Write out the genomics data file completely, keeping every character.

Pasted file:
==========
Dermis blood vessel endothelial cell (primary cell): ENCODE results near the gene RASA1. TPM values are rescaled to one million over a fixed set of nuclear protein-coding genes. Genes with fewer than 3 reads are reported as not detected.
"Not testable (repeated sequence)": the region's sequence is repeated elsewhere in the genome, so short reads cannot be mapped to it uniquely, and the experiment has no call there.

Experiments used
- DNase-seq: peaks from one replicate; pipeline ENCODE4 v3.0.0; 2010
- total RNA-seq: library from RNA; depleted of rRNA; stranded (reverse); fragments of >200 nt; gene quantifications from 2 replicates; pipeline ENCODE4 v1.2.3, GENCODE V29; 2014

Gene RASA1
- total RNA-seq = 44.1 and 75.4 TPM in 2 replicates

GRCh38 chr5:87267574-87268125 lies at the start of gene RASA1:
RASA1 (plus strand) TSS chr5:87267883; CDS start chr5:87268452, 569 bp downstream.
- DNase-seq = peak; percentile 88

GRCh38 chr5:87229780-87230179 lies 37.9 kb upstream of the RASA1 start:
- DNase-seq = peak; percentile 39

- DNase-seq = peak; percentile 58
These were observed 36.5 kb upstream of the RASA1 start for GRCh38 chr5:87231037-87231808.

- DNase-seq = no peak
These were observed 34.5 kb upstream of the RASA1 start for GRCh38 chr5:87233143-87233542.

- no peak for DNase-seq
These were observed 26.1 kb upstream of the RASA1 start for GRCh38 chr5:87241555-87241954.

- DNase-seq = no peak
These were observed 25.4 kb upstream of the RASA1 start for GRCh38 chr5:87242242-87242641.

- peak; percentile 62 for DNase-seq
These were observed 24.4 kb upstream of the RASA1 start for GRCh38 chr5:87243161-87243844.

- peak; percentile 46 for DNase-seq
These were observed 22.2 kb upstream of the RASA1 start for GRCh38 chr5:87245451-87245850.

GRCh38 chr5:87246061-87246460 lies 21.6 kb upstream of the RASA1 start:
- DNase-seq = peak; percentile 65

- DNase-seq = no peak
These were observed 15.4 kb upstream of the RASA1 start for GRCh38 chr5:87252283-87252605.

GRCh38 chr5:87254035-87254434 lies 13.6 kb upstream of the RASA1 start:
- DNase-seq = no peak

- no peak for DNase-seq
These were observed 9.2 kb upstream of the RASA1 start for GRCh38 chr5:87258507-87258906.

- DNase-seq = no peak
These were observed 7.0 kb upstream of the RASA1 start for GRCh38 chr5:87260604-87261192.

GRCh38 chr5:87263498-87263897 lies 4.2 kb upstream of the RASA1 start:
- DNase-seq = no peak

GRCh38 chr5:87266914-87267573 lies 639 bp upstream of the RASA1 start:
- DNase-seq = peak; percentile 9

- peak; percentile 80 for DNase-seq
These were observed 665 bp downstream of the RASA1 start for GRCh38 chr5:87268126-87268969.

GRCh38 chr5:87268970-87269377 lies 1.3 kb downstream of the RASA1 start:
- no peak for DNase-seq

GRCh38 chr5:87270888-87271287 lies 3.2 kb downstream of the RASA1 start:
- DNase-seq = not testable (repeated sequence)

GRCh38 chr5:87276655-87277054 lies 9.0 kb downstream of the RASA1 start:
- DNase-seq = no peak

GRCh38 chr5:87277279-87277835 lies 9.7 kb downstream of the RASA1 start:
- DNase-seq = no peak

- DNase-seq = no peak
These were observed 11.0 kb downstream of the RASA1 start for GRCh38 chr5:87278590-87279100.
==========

Dermis blood vessel endothelial cell (primary cell): ENCODE results near the gene RASA1. TPM values are rescaled to one million over a fixed set of nuclear protein-coding genes. Genes with fewer than 3 reads are reported as not detected.
"Not testable (repeated sequence)": the region's sequence is repeated elsewhere in the genome, so short reads cannot be mapped to it uniquely, and the experiment has no call there.

Experiments used
- DNase-seq: peaks from one replicate; pipeline ENCODE4 v3.0.0; 2010
- total RNA-seq: library from RNA; depleted of rRNA; stranded (reverse); fragments of >200 nt; gene quantifications from 2 replicates; pipeline ENCODE4 v1.2.3, GENCODE V29; 2014

Gene RASA1
- total RNA-seq = 44.1 and 75.4 TPM in 2 replicates

GRCh38 chr5:87267574-87268125 lies at the start of gene RASA1:
RASA1 (plus strand) TSS chr5:87267883; CDS start chr5:87268452, 569 bp downstream.
- DNase-seq = peak; percentile 88

GRCh38 chr5:87229780-87230179 lies 37.9 kb upstream of the RASA1 start:
- DNase-seq = peak; percentile 39

- DNase-seq = peak; percentile 58
These were observed 36.5 kb upstream of the RASA1 start for GRCh38 chr5:87231037-87231808.

- DNase-seq = no peak
These were observed 34.5 kb upstream of the RASA1 start for GRCh38 chr5:87233143-87233542.

- no peak for DNase-seq
These were observed 26.1 kb upstream of the RASA1 start for GRCh38 chr5:87241555-87241954.

- DNase-seq = no peak
These were observed 25.4 kb upstream of the RASA1 start for GRCh38 chr5:87242242-87242641.

- peak; percentile 62 for DNase-seq
These were observed 24.4 kb upstream of the RASA1 start for GRCh38 chr5:87243161-87243844.

- peak; percentile 46 for DNase-seq
These were observed 22.2 kb upstream of the RASA1 start for GRCh38 chr5:87245451-87245850.

GRCh38 chr5:87246061-87246460 lies 21.6 kb upstream of the RASA1 start:
- DNase-seq = peak; percentile 65

- DNase-seq = no peak
These were observed 15.4 kb upstream of the RASA1 start for GRCh38 chr5:87252283-87252605.

GRCh38 chr5:87254035-87254434 lies 13.6 kb upstream of the RASA1 start:
- DNase-seq = no peak

- no peak for DNase-seq
These were observed 9.2 kb upstream of the RASA1 start for GRCh38 chr5:87258507-87258906.

- DNase-seq = no peak
These were observed 7.0 kb upstream of the RASA1 start for GRCh38 chr5:87260604-87261192.

GRCh38 chr5:87263498-87263897 lies 4.2 kb upstream of the RASA1 start:
- DNase-seq = no peak

GRCh38 chr5:87266914-87267573 lies 639 bp upstream of the RASA1 start:
- DNase-seq = peak; percentile 9

- peak; percentile 80 for DNase-seq
These were observed 665 bp downstream of the RASA1 start for GRCh38 chr5:87268126-87268969.

GRCh38 chr5:87268970-87269377 lies 1.3 kb downstream of the RASA1 start:
- no peak for DNase-seq

GRCh38 chr5:87270888-87271287 lies 3.2 kb downstream of the RASA1 start:
- DNase-seq = not testable (repeated sequence)

GRCh38 chr5:87276655-87277054 lies 9.0 kb downstream of the RASA1 start:
- DNase-seq = no peak

GRCh38 chr5:87277279-87277835 lies 9.7 kb downstream of the RASA1 start:
- DNase-seq = no peak

- DNase-seq = no peak
These were observed 11.0 kb downstream of the RASA1 start for GRCh38 chr5:87278590-87279100.